Last week, J.P. Morgan Chase published an announcement on their website which took the crypto ecosystem by surprise. On February 14th, the company shared with the public that they have become the first U.S. bank to create and test a digital coin which represents a fiat currency. The cryptocurrency dubbed “JPM Coin” is going to be valued at $1 USD per coin, but calling it a cryptocurrency might be pushing the fold a bit too far.
Interestingly, they are trying to distinguish JPM Coin as something entirely different to either Bitcoin, or other stable coins such as USDT. The only difference is that these are permissionless blockchains they are comparing themselves to, and that’s basically a “1” instead of a “0”.
Here’s why we shouldn’t call JPM Coin a coin.
In short, JPM Coin is not relevant to you, the crypto enthusiast which uses cryptocurrency in their daily life to trade with others, or the crypto miner which relies on open-sourced cryptocurrencies for which you have invested in the hardware itself.
But the story got a lot of attention, and it may result in something big happening in the future. After all, J.P. Morgan is the top performing bank in the world, and has been one to rise up the fastest after the economic crisis in 2008, the very same one that led to the birth of Bitcoin.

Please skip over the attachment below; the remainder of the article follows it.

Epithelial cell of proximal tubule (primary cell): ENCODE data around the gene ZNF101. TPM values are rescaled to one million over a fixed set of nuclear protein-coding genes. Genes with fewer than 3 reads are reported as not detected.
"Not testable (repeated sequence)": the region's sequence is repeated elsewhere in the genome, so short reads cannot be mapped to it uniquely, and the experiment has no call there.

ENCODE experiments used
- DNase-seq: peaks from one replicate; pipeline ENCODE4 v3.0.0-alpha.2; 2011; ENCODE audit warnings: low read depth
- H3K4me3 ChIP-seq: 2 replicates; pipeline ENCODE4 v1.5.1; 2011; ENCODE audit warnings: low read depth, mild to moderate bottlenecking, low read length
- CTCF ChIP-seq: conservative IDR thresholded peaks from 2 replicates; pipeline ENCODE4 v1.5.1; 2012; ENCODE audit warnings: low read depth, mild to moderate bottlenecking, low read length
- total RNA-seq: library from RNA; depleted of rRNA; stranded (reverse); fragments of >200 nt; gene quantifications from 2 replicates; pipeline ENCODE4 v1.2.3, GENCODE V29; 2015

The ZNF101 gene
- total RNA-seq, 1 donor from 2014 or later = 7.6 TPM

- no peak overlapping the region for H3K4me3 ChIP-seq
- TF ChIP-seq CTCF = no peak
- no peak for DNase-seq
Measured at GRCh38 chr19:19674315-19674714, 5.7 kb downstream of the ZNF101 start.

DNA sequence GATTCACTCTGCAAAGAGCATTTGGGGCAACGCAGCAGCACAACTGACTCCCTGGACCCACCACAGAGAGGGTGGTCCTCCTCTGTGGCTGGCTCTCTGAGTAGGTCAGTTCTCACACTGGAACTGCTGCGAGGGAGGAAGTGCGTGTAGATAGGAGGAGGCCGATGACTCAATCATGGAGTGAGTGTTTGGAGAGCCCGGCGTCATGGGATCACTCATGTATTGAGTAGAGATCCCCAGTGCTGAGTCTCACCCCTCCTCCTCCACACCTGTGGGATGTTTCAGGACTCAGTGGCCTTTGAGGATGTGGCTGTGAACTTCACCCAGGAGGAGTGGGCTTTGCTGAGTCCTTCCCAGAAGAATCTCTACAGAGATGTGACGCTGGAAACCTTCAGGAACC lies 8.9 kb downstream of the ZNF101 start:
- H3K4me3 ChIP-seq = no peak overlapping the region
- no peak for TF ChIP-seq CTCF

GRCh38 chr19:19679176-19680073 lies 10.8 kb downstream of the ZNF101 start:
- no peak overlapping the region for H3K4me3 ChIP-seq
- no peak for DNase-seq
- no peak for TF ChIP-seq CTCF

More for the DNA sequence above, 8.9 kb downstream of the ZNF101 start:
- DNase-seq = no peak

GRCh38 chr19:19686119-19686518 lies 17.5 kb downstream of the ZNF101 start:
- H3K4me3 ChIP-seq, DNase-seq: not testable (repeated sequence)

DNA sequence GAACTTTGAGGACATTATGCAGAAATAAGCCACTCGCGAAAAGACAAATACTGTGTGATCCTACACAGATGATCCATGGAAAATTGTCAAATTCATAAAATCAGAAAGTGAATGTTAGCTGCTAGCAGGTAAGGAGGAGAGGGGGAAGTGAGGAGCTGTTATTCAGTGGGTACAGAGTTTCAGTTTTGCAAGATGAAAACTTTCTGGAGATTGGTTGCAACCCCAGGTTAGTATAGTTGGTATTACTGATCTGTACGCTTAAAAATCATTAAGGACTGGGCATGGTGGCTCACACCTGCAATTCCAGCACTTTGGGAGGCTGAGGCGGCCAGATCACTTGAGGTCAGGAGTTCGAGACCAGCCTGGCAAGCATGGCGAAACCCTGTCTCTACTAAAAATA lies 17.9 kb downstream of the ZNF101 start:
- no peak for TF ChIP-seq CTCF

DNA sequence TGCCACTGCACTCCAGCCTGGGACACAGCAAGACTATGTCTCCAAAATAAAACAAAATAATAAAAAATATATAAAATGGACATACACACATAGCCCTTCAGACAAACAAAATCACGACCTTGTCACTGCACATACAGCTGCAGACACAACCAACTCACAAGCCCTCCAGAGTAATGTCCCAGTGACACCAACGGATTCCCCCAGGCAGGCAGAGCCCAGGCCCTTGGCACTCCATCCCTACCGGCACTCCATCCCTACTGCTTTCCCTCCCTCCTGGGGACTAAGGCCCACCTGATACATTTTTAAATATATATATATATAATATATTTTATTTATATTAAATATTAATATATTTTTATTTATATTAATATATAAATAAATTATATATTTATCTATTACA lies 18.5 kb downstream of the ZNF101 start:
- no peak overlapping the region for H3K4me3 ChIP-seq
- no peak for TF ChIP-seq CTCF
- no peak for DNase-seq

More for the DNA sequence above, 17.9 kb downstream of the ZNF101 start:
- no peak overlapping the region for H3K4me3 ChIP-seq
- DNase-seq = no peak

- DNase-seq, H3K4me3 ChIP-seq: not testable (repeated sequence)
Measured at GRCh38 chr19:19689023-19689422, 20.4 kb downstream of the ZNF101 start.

J.P. Morgan has also had their fair share of scandals, so there is that to worry about in case this thing ever goes public and open to all. The very point of cryptocurrencies are to liberate wealth and value, to move past the king-minted coins and drive the world toward freedom (and a little bit of chaos).
When J.P. Morgan Chase announced that it would soon launch its own cryptocurrency to be used for settlements between its institutional clients it threw its hat into a growing ring of institutions that plan to use blockchain technology to instantly transfer value. Distributed Ledger Technology, the corporate term for blockchain is thrown around by the likes of HSBC, SWIFT, and others.
As the world’s most valuable bank, J.P. Morgan certainly has the resources and influence to establish itself as a major player in this space. Nevertheless, a series of challenges, both technical and competitive, promise to make doing so difficult.